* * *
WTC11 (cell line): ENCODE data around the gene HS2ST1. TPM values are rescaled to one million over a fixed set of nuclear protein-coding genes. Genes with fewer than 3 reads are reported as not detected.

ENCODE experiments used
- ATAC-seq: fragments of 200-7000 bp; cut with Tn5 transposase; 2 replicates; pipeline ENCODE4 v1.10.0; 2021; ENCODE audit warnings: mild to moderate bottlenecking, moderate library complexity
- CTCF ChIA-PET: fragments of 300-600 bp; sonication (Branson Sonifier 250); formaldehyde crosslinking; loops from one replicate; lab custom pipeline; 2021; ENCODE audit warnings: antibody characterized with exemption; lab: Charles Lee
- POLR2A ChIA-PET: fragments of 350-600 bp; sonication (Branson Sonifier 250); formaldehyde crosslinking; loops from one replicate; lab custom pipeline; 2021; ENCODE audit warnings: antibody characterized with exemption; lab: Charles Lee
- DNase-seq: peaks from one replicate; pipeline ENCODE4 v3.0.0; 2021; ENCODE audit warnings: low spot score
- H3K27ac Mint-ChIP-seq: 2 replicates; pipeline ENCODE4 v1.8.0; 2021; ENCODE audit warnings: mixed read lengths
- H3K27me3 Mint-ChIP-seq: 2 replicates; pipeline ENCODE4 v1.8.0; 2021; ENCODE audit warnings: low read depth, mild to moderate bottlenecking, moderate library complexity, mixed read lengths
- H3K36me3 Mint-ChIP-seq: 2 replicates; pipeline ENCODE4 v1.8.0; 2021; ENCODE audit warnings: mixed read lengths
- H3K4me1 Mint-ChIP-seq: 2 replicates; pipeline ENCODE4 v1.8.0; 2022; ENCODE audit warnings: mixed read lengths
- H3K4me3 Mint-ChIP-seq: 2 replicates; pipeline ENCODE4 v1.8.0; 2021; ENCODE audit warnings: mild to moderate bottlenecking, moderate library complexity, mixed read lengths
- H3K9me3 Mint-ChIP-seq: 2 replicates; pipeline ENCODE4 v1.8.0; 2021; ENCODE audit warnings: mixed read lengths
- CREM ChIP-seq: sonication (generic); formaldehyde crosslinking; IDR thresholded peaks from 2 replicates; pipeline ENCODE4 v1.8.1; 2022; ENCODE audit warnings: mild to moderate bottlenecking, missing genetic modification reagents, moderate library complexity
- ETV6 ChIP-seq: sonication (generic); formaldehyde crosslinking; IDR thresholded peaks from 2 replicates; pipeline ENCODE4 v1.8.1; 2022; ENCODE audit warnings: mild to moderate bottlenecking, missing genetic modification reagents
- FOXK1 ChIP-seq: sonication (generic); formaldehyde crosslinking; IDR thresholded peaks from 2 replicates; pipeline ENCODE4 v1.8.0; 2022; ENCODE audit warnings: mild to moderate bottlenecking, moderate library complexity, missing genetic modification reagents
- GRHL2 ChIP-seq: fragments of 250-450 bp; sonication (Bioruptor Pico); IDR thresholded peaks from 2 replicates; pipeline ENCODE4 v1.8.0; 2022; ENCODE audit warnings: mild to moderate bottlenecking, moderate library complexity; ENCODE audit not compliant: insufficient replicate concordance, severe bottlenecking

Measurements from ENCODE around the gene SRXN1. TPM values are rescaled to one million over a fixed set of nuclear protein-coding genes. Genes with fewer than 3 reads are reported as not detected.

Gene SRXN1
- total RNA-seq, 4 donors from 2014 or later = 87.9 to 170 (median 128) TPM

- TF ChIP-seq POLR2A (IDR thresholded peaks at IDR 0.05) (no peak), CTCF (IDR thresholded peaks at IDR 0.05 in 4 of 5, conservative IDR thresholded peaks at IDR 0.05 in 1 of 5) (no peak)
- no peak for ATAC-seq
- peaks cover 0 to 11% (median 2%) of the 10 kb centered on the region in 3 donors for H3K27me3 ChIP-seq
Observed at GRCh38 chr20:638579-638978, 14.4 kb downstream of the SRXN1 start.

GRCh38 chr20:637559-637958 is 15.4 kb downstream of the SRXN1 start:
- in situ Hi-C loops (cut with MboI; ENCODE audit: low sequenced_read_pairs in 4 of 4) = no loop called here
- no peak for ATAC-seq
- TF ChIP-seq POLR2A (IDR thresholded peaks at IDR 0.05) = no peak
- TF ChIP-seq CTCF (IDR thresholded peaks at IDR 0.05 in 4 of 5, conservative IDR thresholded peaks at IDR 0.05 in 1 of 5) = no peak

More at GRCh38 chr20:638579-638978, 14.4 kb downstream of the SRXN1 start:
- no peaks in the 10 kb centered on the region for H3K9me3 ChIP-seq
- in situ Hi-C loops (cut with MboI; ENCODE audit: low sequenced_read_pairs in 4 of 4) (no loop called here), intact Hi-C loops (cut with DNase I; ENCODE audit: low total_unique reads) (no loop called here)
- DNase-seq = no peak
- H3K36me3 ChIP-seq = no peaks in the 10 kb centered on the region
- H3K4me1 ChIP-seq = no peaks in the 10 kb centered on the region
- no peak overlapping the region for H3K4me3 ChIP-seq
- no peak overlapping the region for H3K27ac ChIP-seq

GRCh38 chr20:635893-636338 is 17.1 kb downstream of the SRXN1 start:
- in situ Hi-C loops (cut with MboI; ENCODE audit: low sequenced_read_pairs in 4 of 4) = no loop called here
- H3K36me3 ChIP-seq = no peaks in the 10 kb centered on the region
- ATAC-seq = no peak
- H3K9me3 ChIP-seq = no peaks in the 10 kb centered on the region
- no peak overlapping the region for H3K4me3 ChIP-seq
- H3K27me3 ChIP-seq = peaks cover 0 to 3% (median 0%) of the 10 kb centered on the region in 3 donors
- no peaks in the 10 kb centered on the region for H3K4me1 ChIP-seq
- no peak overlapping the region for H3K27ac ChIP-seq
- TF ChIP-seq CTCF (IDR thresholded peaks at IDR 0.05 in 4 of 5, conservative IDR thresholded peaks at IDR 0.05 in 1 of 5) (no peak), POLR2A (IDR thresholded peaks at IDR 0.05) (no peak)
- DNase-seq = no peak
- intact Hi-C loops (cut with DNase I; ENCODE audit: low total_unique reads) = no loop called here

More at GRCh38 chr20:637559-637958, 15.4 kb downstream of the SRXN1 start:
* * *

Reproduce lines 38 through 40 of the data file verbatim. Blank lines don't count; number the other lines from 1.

- in situ Hi-C loops (cut with MboI; ENCODE audit: low sequenced_read_pairs in 4 of 4) = no loop called here
- H3K36me3 ChIP-seq = no peaks in the 10 kb centered on the region
- ATAC-seq = no peak